Release Number 8701-23

CFTC Orders HSBC to Pay a $30 Million Penalty for Recordkeeping and Supervision Failures for Widespread Use of Unapproved Communication Methods

May 12, 2023

Washington, D.C. — The Commodity Futures Trading Commission today issued an order simultaneously filing and settling charges against HSBC Bank USA, N.A., a provisionally registered swap dealer, HSBC Securities (USA) Inc., a futures commission merchant, and HSBC Bank plc, a provisionally registered swap dealer (collectively HSBC Affiliates). The order charges HSBC Affiliates with failing to maintain, preserve, or produce records that were required to be kept under CFTC recordkeeping requirements, and failing to diligently supervise matters related to their businesses as CFTC registrants.

The HSBC Affiliates admit the facts detailed in the order, are ordered to cease and desist from further violations of recordkeeping and supervision requirements, and are ordered to engage in specified remedial undertakings.

“Recordkeeping requirements are critical to the Commission’s oversight of registrants, and when a registrant disregards its obligations, it undermines the Commission’s ability to effectively and efficiently conduct examinations and investigations,” said Director of Enforcement Ian McGinley. “As this action and previous actions demonstrate, the Commission remains focused on diligently enforcing compliance with recordkeeping, supervision and other regulatory obligations.”

Case Background

The order finds HSBC Affiliates for a period of years, failed to stop their employees, including those at senior levels, from communicating both internally and externally using unapproved communication methods, including messages sent via personal text and WhatsApp. The HSBC Affiliates were required to keep certain of these written communications because they related to the HSBC Affiliates’ businesses as CFTC registrants. These written communications generally were not maintained and preserved by the HSBC Affiliates, and the HSBC Affiliates generally would not have been able to furnish them promptly to the CFTC when requested.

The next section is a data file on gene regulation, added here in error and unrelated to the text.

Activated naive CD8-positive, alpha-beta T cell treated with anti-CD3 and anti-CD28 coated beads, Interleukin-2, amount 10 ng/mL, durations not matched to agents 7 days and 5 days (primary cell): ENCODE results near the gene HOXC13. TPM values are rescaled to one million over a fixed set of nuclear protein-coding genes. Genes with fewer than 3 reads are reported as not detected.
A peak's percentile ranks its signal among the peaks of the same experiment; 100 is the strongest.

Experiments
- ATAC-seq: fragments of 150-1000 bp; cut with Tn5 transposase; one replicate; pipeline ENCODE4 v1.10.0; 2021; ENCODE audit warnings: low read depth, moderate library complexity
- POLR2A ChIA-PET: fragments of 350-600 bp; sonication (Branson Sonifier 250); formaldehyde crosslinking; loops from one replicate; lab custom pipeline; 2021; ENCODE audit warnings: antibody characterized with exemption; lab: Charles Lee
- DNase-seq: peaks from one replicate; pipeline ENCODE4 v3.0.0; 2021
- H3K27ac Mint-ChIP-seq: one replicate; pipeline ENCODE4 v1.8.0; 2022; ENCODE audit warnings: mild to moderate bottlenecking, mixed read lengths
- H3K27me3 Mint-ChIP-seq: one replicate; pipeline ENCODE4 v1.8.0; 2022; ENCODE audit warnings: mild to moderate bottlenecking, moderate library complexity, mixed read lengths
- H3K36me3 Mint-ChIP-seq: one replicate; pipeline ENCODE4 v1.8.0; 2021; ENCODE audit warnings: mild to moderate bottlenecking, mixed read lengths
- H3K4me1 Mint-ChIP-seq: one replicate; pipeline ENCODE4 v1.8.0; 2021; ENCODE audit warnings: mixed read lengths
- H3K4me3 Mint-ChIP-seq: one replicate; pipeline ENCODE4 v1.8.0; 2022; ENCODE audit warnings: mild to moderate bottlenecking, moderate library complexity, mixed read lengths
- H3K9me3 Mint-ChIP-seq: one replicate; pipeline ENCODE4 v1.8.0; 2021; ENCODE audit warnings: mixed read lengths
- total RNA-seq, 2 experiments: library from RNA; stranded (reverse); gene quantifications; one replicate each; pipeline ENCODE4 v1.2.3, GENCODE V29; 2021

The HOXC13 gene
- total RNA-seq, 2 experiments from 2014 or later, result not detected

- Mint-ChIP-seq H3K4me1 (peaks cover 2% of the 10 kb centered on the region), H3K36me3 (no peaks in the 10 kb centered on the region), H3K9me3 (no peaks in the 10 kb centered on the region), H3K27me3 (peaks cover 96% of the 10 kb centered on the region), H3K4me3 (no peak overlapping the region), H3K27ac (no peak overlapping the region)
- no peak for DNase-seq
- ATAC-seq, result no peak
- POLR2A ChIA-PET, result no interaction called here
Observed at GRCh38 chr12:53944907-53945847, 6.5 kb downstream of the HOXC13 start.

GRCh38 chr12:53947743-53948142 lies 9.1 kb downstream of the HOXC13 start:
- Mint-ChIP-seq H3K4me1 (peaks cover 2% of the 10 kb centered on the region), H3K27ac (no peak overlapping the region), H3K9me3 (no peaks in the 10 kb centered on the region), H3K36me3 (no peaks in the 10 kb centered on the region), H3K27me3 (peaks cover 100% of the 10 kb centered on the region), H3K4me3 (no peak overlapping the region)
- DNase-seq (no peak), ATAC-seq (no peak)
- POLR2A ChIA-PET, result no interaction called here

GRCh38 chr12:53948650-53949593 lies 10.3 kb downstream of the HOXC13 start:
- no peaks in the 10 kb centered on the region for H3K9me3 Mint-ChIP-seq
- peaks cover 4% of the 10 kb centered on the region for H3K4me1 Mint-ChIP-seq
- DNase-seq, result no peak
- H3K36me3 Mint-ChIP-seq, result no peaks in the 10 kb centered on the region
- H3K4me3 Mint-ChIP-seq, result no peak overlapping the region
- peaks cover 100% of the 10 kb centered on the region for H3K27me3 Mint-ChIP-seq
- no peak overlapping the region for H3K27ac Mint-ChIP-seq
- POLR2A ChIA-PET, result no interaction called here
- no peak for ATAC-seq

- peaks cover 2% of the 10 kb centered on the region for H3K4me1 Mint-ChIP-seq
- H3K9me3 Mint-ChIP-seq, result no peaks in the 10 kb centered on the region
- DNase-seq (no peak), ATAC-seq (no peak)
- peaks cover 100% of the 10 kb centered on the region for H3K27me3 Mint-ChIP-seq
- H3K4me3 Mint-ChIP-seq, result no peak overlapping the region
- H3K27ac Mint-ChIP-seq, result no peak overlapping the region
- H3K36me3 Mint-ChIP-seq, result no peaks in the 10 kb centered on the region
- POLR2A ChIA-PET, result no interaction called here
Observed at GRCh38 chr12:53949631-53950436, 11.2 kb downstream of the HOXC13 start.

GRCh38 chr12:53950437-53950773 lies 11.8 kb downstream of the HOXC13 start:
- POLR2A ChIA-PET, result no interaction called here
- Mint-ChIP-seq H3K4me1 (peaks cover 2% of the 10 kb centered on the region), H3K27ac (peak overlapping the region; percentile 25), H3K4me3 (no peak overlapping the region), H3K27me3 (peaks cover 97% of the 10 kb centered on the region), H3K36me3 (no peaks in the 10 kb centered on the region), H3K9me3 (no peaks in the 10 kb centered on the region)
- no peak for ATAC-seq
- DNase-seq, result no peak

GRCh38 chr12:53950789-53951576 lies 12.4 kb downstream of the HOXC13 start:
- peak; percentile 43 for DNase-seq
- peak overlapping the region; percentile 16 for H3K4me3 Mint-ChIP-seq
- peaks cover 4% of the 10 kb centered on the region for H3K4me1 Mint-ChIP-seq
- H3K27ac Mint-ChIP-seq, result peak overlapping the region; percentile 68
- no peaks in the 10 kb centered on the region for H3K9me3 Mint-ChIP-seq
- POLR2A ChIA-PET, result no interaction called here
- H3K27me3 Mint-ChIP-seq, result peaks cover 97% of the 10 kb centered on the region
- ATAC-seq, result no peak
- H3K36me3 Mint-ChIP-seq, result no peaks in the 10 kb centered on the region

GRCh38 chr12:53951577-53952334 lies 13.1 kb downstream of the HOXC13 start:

The order further finds the widespread use of unapproved communication methods violated HSBC’s own policies and procedures, which generally prohibited business-related communication taking place via unapproved methods. Further, some of the very same supervisory personnel responsible for ensuring compliance with the firms’ policies and procedures themselves used non-approved methods of communication to engage in business-related communications, in violation of firm policy.

The order finds the Division of Enforcement became aware during investigations into certain of HSBC’s trading that the institutions’ traders had been using unapproved communication methods on their personal devices for business-related communications. Following a review, HSBC acknowledged to CFTC staff that it was aware of widespread and longstanding use by its employees of unapproved methods to engage in business-related communications.

As a result of each registrant’s failure to ensure that its employees—including supervisors and senior-level employees—complied with communications policies and procedures, each registrant failed to maintain hundreds if not thousands of business-related communications, including CFTC-required transaction records and pre-execution communications in connection with its commodities and swaps businesses. Each registrant thus failed diligently to supervise its business as a CFTC registrant or registrants, in violation of CFTC recordkeeping and supervision provisions.

Related Civil Action

The Securities and Exchange Commission (SEC) announced entry of orders filing and settling charges against an SEC-registered HSBC affiliate and imposing civil monetary penalties for related recordkeeping and supervision violations.

The Division of Enforcement staff responsible for this matter are James Wheaton, Devin Cain, Benjamin Rankin, Alejandra de Urioste, R. Stephen Painter, Jr., Lenel Hickson, Jr., and Manal M. Sultan, and former staff members Candice Aloisi and Gabriella Geanuleas.